It’s so tempting to want to hide our insecurities. It’s pretty understandable because insecurities don’t feel good.
Our insecurities can make us feel different, or like we don’t fit in. We can feel embarrassed by them, or be afraid other people will judge us for them.
So we try to hide them. We try to hide them by telling lies and making excuses.
(I know the word lie sounds harsh, but isn’t that what we are doing when we tell a story or make an excuse?)
We tell these lies and make excuses to the people around us and even to ourselves.
If I haven’t lost you yet, keep reading, because it will turn your life around.
Did you notice I said TRY to hide them? The deeper we get into our stories in an attempt to cover up our insecurities, the more we convince ourselves that our insecurities are tucked deep away in a vault, invisible to all.
Maybe people don’t know exactly what you are trying to hide, but it’s easy to smell a rat when things don’t feel right.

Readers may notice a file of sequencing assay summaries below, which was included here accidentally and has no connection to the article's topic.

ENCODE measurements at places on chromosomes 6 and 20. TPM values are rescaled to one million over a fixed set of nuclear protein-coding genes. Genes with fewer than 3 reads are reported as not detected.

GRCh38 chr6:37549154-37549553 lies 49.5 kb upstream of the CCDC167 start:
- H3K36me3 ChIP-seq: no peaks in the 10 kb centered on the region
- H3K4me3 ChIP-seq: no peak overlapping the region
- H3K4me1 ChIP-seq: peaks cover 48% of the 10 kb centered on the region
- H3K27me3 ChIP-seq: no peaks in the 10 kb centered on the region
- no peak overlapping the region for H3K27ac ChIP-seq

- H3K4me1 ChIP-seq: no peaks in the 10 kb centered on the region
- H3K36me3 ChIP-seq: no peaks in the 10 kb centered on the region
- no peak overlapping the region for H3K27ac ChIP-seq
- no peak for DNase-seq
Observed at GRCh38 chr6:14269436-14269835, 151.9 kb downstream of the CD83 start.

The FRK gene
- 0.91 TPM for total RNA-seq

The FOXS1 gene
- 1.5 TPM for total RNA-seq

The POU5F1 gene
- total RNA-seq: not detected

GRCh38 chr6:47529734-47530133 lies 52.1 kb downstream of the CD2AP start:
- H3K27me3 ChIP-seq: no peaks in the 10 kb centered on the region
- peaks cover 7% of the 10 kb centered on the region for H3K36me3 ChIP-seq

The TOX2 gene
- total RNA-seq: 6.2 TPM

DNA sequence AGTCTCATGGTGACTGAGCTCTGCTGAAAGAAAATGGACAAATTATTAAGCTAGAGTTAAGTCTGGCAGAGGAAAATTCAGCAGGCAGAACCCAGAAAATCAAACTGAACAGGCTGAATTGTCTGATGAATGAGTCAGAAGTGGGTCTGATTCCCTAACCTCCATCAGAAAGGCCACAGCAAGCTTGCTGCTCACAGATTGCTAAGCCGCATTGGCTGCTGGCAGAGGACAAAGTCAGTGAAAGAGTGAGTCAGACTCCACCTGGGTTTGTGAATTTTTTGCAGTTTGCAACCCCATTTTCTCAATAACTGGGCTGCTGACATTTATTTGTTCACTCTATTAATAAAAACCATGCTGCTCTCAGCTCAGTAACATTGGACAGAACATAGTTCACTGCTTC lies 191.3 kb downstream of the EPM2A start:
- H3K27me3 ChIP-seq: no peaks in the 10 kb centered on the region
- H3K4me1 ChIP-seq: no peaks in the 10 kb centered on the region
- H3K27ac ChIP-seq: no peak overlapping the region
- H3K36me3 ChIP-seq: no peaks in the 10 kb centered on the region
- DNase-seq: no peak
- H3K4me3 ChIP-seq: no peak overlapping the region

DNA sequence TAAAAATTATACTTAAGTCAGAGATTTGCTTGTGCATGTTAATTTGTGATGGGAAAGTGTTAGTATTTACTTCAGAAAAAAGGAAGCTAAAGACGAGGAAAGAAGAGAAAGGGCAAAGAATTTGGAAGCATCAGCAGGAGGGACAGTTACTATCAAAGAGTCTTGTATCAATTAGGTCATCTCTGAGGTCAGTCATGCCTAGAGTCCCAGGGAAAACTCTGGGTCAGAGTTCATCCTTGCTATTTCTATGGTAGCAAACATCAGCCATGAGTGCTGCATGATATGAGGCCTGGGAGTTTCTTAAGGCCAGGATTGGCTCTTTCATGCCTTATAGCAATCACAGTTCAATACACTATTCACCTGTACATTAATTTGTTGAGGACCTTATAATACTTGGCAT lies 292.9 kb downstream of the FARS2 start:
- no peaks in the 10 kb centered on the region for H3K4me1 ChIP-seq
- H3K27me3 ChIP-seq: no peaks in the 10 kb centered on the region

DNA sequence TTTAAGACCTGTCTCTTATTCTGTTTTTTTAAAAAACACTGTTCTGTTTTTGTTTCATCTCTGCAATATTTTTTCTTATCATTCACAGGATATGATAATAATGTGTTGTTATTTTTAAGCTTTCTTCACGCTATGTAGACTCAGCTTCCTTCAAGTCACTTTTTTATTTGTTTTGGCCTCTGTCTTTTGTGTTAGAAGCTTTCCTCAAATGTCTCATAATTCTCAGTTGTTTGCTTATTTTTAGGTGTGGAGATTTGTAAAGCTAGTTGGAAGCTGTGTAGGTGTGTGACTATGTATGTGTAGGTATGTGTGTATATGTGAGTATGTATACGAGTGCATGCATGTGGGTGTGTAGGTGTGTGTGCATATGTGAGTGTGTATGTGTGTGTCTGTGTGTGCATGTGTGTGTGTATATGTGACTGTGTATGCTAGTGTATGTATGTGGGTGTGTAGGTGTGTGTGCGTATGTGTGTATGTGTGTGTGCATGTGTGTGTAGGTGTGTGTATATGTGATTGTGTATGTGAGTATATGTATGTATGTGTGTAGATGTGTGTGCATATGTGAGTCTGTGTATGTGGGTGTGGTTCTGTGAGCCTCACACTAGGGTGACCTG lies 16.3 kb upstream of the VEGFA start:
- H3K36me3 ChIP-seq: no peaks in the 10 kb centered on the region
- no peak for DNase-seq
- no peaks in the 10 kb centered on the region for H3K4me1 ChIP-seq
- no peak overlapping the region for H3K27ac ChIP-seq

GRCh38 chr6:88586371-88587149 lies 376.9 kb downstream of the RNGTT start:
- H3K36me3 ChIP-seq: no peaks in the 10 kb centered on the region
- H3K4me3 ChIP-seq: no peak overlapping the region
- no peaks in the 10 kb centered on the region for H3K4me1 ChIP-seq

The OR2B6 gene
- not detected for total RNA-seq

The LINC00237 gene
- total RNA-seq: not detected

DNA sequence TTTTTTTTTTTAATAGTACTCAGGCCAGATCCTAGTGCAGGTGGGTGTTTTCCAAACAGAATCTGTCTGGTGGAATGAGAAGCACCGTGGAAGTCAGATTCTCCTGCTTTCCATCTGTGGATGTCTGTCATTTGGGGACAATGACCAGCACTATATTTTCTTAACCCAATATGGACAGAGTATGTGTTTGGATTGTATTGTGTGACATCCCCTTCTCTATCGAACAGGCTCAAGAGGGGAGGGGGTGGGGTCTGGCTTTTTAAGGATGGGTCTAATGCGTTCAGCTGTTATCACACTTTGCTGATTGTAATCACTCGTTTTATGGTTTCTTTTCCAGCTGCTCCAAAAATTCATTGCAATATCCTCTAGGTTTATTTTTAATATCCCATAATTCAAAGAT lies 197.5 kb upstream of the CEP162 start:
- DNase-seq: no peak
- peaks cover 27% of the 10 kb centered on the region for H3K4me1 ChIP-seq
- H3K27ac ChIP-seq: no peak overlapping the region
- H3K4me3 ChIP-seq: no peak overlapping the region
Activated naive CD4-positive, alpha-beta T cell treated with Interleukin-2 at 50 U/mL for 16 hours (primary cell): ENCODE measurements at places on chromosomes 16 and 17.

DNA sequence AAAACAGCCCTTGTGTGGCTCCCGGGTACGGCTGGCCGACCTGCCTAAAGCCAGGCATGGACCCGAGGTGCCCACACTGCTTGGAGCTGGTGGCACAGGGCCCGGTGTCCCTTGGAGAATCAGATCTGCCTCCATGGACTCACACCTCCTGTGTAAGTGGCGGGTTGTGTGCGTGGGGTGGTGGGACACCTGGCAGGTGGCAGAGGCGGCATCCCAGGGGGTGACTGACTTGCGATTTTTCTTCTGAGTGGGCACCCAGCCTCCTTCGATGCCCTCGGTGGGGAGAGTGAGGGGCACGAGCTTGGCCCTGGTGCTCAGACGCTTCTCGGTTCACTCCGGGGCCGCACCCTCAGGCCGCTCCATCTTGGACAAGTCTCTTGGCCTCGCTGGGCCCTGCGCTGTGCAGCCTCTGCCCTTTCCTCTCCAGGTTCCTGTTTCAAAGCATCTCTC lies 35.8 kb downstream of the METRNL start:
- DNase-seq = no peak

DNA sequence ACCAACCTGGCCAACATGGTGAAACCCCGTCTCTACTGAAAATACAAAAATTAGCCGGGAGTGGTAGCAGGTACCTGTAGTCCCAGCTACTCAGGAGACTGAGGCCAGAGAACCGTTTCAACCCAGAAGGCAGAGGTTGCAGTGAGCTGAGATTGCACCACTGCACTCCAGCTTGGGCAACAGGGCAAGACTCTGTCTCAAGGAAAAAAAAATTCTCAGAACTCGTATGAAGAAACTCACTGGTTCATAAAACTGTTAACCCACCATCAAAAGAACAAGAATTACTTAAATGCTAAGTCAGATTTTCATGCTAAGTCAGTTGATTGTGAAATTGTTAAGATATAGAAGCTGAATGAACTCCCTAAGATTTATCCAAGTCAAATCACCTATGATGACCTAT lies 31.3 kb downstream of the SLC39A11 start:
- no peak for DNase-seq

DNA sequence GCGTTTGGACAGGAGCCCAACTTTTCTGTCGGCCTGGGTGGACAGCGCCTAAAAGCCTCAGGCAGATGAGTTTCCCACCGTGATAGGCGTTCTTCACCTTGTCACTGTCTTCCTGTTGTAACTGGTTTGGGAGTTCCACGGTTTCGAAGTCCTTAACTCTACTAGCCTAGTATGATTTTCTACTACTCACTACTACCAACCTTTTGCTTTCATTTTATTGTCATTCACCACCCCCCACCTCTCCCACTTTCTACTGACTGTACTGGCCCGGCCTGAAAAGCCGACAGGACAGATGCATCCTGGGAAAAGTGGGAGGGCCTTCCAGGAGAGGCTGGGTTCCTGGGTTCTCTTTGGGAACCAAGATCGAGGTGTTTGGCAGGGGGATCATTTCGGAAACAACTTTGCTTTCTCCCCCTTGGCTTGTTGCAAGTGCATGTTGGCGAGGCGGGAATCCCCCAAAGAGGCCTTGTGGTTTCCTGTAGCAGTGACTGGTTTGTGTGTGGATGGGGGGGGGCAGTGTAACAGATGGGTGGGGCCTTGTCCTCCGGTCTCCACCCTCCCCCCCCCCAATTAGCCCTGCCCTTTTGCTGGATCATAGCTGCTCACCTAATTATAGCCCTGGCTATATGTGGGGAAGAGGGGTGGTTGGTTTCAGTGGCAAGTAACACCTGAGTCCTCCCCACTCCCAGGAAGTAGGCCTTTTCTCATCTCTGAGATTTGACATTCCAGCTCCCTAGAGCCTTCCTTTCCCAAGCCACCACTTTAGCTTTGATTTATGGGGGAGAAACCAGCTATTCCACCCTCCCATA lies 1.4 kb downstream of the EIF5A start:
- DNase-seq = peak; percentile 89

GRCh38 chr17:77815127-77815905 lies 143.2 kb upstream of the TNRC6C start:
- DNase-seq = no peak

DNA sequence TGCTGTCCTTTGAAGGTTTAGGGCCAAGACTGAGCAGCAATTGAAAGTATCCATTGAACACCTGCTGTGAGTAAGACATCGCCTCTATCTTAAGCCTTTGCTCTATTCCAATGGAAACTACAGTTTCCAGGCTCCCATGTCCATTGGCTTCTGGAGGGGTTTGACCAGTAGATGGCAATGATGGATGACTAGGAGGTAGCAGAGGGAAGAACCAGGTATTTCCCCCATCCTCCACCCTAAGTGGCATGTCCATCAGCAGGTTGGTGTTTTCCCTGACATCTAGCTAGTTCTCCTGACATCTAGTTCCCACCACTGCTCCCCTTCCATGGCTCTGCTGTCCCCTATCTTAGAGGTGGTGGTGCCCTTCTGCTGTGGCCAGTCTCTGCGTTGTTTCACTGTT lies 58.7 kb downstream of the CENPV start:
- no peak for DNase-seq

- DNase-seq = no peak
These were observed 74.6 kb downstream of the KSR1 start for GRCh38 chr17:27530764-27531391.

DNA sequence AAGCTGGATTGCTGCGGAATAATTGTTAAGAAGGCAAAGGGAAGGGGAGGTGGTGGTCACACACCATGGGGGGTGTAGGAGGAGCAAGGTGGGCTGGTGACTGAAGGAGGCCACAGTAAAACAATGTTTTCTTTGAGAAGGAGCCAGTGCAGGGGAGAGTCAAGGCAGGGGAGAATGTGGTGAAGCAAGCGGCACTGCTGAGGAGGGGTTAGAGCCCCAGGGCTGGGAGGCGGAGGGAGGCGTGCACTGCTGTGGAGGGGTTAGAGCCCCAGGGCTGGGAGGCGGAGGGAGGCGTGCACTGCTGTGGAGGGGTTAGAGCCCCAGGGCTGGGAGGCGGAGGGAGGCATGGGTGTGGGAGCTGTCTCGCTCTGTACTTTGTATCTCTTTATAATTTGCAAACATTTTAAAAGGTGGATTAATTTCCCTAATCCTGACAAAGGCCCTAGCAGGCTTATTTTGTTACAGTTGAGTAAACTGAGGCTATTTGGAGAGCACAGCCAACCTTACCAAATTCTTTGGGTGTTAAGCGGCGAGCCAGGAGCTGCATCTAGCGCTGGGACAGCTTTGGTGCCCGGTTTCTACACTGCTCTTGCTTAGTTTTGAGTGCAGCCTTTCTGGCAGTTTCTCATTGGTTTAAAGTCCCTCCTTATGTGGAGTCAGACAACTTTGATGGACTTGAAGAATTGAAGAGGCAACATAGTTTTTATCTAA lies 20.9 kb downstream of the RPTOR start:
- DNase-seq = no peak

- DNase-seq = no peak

When we make up excuses and lies to try to hide an insecurity, people now see two things. Insecurity AND a lack of authenticity.
This is why trying to hide insecurities backfires. The people around you react to your lack of authenticity. That causes them to treat you differently. You then feel different from everyone else, and that makes you feel even more insecure.
The people around you want authenticity. They want the real story, not the concocted one. They have their own sets of insecurities , and they want to feel that they aren’t alone.
Embrace who you are. Love yourself right now. Celebrate your little quirks. You are kooky and that is a good thing!
It can be hard admitting an insecurity. So often, we build up a tough exterior that tries to portray the opposite of what we are really feeling.
Admit your insecurity to yourself first, and then venture out and tell the truth to others.
The idea of revealing an insecurity might make you feel pretty anxious. Will I look weak? Will the other person lose respect for me? Will they think I am weird?
Try saying something like this:
“I hate to admit this but….”
“I’m embarrassed to share this, but….”
You can think of them as going along for a ride (temporarily) with you. But they do not define who you are.
I applaud every effort to kick them off the ride. The first step to doing that is opening the door, so they can get out.
As always, I wish you all the best!
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Visit me at www.christinebradstreet.com
Originally published at theascent.pub